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Gloucestershire Business News

Stay indoors, restaurant told

Amid warnings that the entertainments and food sector is being decimated by inflation and rising energy costs, a Chipping Campden restaurant has slammed officials who've told the business it can no longer rely upon survival measures taken during the pandemic.

Michael's Mediterranean, a popular Greek cuisine venue in the Cotswold town's High Street, set up chairs and tables for al fresco dining on the adjacent Memorial Green during the pandemic, having been granted a temporary license.

But after applying to make the seating permanent earlier this year, the owners have now been refused by the Chipping Campden Town Trust.

In criticising the decision, co-owner Sarah Alexiou has called for more explanation and pointed out that the restaurant's open-air seating featured on the cover of the Chipping Campden Town Guide for 2022.

Ms Alexiou said: "Surely the Trust wishes all the businesses of Chipping Campden to survive and offer them support to succeed in every way possible?"

A statement from the Trust said: "On the recommendation of the charity commission, legal advice was sought about whether this continued use can be possible, under the terms of the Charity's Deed. Based on the subsequent clear legal advice, which looked at a range of issues, and after due consideration of the facts, nine trustees voted against the granting of a licence with one vote in favour.

"This decision has caused disappointment to some, but equally other residents don't wish to see the memorial green used for commercial purposes."

Supporters for the chairs to stay on the green have amounted to 80, while MP for the Cotswolds, Sir Geoffrey Clifton-Brown, has reportedly intervened with a direct approach to the Trustees.

The MP said: "I also had a light lunch sitting at one of their tables outside when it was permitted during the lockdown. I think this dispute is very sad."

The plight for Michael's Mediterranean echoes the difficulty faced by Cheltenham's Pump Room Café, which has been forced to seek planning permission  for serving customers in an orangery on the side of the Pittville Pump Room as a contingency during the pandemic.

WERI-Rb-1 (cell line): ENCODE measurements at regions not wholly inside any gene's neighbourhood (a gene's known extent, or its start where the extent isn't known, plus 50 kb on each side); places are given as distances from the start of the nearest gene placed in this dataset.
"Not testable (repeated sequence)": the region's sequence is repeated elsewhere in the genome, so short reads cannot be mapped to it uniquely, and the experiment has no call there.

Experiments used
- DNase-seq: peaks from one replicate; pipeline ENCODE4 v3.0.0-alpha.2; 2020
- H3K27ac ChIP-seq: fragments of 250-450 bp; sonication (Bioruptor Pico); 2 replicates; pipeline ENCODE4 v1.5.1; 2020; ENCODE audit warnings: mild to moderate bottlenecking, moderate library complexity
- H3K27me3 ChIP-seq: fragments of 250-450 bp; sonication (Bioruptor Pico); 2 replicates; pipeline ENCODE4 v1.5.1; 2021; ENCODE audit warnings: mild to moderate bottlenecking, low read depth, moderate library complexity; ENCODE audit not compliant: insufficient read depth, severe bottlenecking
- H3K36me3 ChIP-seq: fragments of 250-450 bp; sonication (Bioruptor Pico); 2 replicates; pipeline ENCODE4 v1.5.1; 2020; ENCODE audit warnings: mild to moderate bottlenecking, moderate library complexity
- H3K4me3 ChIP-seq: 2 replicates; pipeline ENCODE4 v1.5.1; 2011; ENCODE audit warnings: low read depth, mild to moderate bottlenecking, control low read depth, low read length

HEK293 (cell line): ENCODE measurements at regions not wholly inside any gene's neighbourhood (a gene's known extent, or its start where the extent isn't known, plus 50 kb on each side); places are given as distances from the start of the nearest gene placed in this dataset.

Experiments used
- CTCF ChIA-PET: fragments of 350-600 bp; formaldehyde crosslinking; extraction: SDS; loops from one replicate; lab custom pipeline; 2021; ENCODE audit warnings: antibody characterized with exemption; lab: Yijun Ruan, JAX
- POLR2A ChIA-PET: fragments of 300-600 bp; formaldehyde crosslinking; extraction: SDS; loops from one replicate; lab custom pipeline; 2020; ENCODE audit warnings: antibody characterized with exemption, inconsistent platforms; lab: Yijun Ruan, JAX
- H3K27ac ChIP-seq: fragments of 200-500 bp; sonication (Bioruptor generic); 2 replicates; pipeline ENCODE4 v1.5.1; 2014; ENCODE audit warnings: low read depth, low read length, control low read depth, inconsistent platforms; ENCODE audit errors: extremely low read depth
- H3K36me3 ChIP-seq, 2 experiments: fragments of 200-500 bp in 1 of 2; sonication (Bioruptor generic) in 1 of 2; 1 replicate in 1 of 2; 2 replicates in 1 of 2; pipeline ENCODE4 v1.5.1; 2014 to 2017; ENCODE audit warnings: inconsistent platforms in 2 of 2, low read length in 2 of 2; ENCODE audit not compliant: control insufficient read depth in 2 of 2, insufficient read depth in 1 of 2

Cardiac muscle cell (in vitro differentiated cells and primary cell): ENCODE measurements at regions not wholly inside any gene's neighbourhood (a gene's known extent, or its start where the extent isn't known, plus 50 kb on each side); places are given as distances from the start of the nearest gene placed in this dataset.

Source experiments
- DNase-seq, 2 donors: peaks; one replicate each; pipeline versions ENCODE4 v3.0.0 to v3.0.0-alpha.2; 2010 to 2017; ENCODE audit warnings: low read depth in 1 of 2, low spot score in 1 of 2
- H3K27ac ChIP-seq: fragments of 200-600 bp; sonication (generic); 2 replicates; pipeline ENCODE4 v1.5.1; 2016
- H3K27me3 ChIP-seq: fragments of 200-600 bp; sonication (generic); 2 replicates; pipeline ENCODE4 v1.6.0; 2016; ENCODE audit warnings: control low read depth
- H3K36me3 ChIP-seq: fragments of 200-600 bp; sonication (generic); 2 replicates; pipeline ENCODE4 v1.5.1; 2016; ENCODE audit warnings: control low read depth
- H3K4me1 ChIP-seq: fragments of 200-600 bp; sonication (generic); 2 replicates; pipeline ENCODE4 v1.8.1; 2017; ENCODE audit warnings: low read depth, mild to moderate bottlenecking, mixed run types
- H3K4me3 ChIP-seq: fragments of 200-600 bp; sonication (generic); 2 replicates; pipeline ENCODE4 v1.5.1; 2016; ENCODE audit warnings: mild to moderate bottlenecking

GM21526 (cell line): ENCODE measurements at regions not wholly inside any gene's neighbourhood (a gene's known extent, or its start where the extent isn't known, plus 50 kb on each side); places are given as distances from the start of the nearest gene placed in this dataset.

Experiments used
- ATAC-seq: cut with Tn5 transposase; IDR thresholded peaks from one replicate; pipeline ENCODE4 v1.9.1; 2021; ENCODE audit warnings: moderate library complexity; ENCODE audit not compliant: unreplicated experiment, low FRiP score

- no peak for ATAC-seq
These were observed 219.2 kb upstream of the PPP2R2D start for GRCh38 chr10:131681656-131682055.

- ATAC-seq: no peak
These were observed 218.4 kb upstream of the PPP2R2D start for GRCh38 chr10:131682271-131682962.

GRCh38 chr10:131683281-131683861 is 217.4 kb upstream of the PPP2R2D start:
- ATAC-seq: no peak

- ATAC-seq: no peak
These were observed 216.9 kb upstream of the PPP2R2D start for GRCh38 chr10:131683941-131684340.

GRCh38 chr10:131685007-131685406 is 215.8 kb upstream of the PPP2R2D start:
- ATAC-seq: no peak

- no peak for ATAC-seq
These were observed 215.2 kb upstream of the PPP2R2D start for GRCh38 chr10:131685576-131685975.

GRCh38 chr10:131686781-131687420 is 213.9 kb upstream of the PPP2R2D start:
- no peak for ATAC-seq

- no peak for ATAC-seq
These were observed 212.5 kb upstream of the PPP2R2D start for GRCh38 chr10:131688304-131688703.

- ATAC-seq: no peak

The Cheltenham Trust opened the café in summer 2020, under temporary permitted development rights and quickly became popular with locals and visitors alike, helping to sustain the Pump Room through the challenges of Covid. However, the council removed the temporary development rights in autumn 2022.

The Trust sought to trade for a further 20 months and offered a range of options to offset concerns raised by the council and Historic England.

On September 30 this year, Cheltenham Borough Council wrote to all businesses which had installed temporary structures to ask them to remove them - or apply for planning permission to keep them.

Punchline says: We're watching so many sorry tales of financial torture come in from throughout Gloucestershire as hospitality and leisure fights for survival against what look like ever-tightening odds. This sector is on its knees. Isn't it time for all officials who interact with it to be pragmatic and recognise that without the hard work of these people and the broader economic life they bring, we will all suffer?

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